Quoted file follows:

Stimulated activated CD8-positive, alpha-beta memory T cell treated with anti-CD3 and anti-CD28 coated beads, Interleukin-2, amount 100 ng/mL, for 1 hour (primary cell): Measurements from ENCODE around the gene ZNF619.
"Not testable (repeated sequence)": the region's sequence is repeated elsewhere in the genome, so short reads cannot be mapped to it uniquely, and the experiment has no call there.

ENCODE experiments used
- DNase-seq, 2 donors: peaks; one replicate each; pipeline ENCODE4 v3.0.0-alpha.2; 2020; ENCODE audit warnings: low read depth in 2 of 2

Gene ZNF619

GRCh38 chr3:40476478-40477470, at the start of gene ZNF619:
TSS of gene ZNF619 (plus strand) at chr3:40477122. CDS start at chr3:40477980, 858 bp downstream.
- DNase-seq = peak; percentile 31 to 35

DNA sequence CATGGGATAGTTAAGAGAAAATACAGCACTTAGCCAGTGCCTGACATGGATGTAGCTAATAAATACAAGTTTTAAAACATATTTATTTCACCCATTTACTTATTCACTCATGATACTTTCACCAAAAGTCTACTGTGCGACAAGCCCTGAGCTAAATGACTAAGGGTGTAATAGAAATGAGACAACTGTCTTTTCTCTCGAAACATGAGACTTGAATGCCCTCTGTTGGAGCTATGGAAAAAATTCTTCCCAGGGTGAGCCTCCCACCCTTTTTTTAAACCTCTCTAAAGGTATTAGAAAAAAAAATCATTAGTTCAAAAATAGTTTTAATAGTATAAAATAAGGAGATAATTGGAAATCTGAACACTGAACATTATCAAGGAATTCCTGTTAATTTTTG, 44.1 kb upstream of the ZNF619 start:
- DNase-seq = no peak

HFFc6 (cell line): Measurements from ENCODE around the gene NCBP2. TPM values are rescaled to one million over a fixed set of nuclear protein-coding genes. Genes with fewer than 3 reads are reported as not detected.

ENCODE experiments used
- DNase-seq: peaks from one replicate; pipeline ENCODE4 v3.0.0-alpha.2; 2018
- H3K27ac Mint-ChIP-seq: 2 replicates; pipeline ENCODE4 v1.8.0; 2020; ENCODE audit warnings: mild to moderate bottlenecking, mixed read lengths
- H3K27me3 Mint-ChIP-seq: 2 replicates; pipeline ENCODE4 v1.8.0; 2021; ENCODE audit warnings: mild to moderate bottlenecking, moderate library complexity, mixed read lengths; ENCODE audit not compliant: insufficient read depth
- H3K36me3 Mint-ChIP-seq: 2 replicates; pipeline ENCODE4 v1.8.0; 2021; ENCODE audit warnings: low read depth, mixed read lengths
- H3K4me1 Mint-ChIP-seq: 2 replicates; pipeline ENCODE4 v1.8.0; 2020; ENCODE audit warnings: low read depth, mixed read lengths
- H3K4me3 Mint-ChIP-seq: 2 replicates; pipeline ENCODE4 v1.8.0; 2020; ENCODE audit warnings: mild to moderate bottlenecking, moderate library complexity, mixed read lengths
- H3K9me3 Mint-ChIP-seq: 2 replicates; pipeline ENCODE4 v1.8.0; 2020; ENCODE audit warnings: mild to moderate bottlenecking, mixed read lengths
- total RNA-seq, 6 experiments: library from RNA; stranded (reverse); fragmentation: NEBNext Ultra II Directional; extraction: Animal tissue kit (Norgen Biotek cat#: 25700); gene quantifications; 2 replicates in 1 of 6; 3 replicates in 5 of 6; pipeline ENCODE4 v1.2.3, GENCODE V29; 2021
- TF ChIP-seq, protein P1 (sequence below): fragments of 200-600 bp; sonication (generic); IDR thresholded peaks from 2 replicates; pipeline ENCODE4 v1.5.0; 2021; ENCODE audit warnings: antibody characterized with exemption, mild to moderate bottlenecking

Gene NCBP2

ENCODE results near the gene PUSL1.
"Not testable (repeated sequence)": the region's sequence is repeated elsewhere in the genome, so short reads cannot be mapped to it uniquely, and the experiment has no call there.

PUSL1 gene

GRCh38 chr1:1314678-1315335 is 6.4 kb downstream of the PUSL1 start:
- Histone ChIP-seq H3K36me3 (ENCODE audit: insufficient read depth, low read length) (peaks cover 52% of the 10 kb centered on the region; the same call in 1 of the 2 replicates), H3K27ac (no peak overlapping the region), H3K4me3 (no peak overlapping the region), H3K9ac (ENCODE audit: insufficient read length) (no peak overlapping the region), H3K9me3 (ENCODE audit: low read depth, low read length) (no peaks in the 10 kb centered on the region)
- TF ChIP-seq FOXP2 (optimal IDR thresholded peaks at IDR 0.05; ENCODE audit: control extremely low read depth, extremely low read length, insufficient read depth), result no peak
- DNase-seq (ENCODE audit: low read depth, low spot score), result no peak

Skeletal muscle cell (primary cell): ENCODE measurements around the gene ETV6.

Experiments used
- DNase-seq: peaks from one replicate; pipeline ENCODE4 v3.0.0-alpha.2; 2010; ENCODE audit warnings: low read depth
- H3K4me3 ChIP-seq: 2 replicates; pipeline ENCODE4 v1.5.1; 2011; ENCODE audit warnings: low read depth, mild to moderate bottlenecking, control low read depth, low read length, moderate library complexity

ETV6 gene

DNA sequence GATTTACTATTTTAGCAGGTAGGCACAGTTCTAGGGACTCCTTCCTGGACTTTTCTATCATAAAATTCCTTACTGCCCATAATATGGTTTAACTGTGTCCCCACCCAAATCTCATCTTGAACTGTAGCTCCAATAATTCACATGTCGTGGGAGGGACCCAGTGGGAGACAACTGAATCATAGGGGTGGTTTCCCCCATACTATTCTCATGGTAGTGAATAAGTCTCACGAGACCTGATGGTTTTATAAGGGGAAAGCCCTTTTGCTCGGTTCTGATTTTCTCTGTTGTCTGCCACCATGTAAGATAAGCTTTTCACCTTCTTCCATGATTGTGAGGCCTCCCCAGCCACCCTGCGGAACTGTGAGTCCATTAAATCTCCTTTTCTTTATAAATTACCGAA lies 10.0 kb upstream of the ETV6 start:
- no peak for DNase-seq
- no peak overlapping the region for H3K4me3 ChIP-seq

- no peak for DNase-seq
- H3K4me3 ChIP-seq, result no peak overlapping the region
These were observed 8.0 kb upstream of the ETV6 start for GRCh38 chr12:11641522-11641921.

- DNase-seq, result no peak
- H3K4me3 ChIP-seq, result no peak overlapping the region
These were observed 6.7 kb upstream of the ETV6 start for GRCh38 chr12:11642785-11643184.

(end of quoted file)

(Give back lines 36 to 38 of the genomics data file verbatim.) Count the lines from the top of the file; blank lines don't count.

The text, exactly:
- no peak for DNase-seq
- no peak overlapping the region for H3K4me3 ChIP-seq

- no peak for DNase-seq